The two works on this CD make an apt and welcome pair. First we have Ravel’s sumptuous three-song cycle about the mysteries of love and fantasies of exotic lands. Then we have his one-act opera that takes place in a land that, to French people at the time, was beckoningly exotic, and whose title might be freely translated “The Nutty and Delightful Things That Can Happen in Spain in Just One Hour.” The opera presents some quick-moving events in the lives of a clockmaker’s wife and the four wildly different men with whom she is variously involved (one being her husband). The CD is officially vol. 4 of a series covering Ravel’s “orchestral works,” a phrase that here clearly means “works with orchestra.” (The two piano concertos and Tzigane are presumably scheduled for some future volume.) The Stuttgart orchestra plays very capably throughout, but the star of the CD is mezzo-soprano Stéphanie d’Oustrac.
The week from Sunday July 5 to Friday July 10 at Tanglewood afforded the opportunity to compare one of the world’s great orchestras (the BSO), most of whose members have honed their style and sense of ensemble over many years, to an ad hoc group of very talented young pre- or new-professional players who have been cobbled together into an orchestra in a few days. Regular readers know my inclination toward such ensembles; I seek out the TMC Orchestra concerts more regularly than I do those of the BSO, and last summer’s appearance of the National Youth Orchestra was a highlight of the season.
The excellent Stephane Denève chose two works of Hector Berlioz for his TMCO concert. Wholly remarkable was a performance of Les Nuits d’Été. The maestro gave these songs a sound I’ve never heard before. It was ravishingly quiet to begin with, not unlike the nearly silent playing Simon Rattle can achieve in his Mahler performances. It was like something in the air. Even more unforgettable was the coaching he had done with the young singers, each a Fellow of the Tanglewood Music Center. So diaphanous was the orchestral environment for each of the songs, the young voices could merely whisper and be heard. “Au Cimitière” in particular benefitted from this. Sara Lemesh said the words as much as she spoke them.
I’d have to affect an especially severe attitude to deny that this was a rewarding summer at Tanglewood, although the token single program by a period instrument group, which is always well-attended and in fact important to Tanglewood, if the festival is to represent music-making as it is today, was missing, and I found rather little to attract me into the Music Shed. The post-Levine formula of revered white-haired visitors is wearing thin, and now that a music director has been appointed, there is no longer the titillation of a possible music director emerging from one of the younger guest conductors. The whit heads will carry on through the next seasons at Symphony Hall and Tanglewood, until Andris Nelsons, the Music Director Designate, takes over full-time…if that actually happens, we begin to wonder.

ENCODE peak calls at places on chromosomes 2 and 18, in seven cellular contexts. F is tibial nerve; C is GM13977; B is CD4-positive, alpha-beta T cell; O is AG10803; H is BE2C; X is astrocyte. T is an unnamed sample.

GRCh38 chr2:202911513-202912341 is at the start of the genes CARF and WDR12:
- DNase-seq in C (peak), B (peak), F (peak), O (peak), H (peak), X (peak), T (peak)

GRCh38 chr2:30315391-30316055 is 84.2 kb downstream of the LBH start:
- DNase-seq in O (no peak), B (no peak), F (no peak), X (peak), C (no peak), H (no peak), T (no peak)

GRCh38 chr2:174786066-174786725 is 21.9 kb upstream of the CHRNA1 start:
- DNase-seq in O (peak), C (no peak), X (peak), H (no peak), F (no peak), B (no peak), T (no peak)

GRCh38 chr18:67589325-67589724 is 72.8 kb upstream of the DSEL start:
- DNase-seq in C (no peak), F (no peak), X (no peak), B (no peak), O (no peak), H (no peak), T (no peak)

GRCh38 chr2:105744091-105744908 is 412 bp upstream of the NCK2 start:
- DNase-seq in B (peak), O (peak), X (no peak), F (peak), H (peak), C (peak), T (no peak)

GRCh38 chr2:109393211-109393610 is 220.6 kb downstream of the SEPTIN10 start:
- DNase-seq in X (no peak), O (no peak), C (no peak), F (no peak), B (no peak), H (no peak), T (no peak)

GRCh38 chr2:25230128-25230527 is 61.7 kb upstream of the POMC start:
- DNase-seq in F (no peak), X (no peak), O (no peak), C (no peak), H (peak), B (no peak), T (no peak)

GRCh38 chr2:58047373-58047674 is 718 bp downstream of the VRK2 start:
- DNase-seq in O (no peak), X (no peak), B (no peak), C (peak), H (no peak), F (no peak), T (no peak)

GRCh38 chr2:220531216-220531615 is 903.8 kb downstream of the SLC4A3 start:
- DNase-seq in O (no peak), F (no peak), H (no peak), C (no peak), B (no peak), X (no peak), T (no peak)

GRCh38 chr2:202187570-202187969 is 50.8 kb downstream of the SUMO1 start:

The wise have shown us down the generations that beautiful spirits can hold two contrary ideas in the mind, carrying their weight and feeling their lightness. Through some kind of serendipity these last weeks have asked this of me. First, motion and music. I am thinking of the suave Stéphane Denève and the awe-inspiring performance of Debussy’s Jeux he conducted with the orchestral Fellows at Tanglewood. He conjures shapes which in turn conjure sounds. Rythymic complexity becomes ease.
The Philadelphia Orchestra’s season at the Saratoga Performing Arts Center, a distinguished tradition which has continued since its opening in 1966, began most splendidly with a Tchaikovsky-Rachmaninoff program led by Stéphane Denève with Garrick Ohlsson joining him for Tchaikovsky’s First Piano Concerto. This was my first visit to SPAC, so I’ll have to discuss what I heard in the context of the Center’s remarkable acoustics. Designed to seat 5200 people, the Center is slightly larger than the Music Shed at Tanglewood, but it has a surprisingly intimate feeling to it, as one traverses the grounds and descends the grassy slope, where the picnicking crowd can sit and hear the music very well—without amplification, as far as I could see or hear. It is only when one actually enters the hall and sees the orchestra dwarfed in the two-story space that one realizes just how vast it is. The stage is deep, and that has its own effect on the sound, making for a sense of spaciousness and, well, depth, which creates a rich semi-independent back-space for the winds, brass, and percussion. This interacts most impressively with the forward wave of the strings. In general the sound is bright and clear on the top without ever seeming harsh or wiry.
The Saratoga Performing Arts Center presents the Philadelphia Orchestra’s three-week residency in tandem with an outstanding chamber music program directed by André-Michel Schub.
I regret that I could not attend a pre=season concert in June, the Buffalo Philharmonic under their Music Director JoAnn Falletta, who has garnered a great deal of respect in the musical world for her work with the orchestra, or last Thursday’s Philadelphia program, endowed with the catchy title, “The Lure of Paris,” in which Jean-Yves Thibaudet joined Stéphane Denève in a program of Bernstein, Gershwin, and Ravel. Many of the programs carry this popular appeal even further.